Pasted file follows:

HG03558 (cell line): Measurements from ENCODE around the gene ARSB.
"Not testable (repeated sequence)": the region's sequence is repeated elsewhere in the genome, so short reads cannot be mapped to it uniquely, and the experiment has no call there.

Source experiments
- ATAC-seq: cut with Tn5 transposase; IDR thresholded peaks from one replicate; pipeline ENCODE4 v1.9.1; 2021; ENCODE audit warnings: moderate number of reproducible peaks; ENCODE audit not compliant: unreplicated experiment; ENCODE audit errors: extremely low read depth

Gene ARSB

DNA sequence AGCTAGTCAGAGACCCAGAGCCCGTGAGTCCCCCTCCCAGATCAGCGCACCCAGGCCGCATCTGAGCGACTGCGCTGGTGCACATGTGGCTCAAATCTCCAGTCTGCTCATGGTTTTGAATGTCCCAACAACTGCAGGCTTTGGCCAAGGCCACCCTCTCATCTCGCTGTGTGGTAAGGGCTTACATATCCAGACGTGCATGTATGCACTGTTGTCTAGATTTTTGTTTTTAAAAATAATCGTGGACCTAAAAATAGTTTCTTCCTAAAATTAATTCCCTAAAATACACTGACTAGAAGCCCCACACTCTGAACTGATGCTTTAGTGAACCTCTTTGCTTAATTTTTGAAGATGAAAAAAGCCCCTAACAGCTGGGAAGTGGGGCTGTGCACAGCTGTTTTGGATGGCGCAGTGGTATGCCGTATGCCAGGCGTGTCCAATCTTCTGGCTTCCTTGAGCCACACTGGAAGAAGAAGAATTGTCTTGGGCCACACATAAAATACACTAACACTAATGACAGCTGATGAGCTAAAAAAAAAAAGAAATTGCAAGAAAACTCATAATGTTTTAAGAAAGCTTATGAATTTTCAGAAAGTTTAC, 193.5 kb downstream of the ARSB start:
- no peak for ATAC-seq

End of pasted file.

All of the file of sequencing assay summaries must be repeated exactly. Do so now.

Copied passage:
HG03558 (cell line): Measurements from ENCODE around the gene ARSB.
"Not testable (repeated sequence)": the region's sequence is repeated elsewhere in the genome, so short reads cannot be mapped to it uniquely, and the experiment has no call there.

Source experiments
- ATAC-seq: cut with Tn5 transposase; IDR thresholded peaks from one replicate; pipeline ENCODE4 v1.9.1; 2021; ENCODE audit warnings: moderate number of reproducible peaks; ENCODE audit not compliant: unreplicated experiment; ENCODE audit errors: extremely low read depth

Gene ARSB

DNA sequence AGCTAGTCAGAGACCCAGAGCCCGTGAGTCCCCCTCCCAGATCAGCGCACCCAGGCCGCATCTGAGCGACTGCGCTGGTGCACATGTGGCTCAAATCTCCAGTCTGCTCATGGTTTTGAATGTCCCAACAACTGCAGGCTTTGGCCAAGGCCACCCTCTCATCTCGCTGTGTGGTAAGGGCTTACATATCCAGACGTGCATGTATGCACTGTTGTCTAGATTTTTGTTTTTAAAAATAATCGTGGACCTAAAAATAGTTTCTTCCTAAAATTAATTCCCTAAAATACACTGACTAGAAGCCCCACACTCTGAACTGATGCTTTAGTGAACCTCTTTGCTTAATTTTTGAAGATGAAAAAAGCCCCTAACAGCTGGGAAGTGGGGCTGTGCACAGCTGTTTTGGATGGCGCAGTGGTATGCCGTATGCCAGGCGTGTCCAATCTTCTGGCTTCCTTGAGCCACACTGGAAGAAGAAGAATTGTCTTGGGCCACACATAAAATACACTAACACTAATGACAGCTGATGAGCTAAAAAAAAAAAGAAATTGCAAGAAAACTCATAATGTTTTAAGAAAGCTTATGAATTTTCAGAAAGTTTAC, 193.5 kb downstream of the ARSB start:
- no peak for ATAC-seq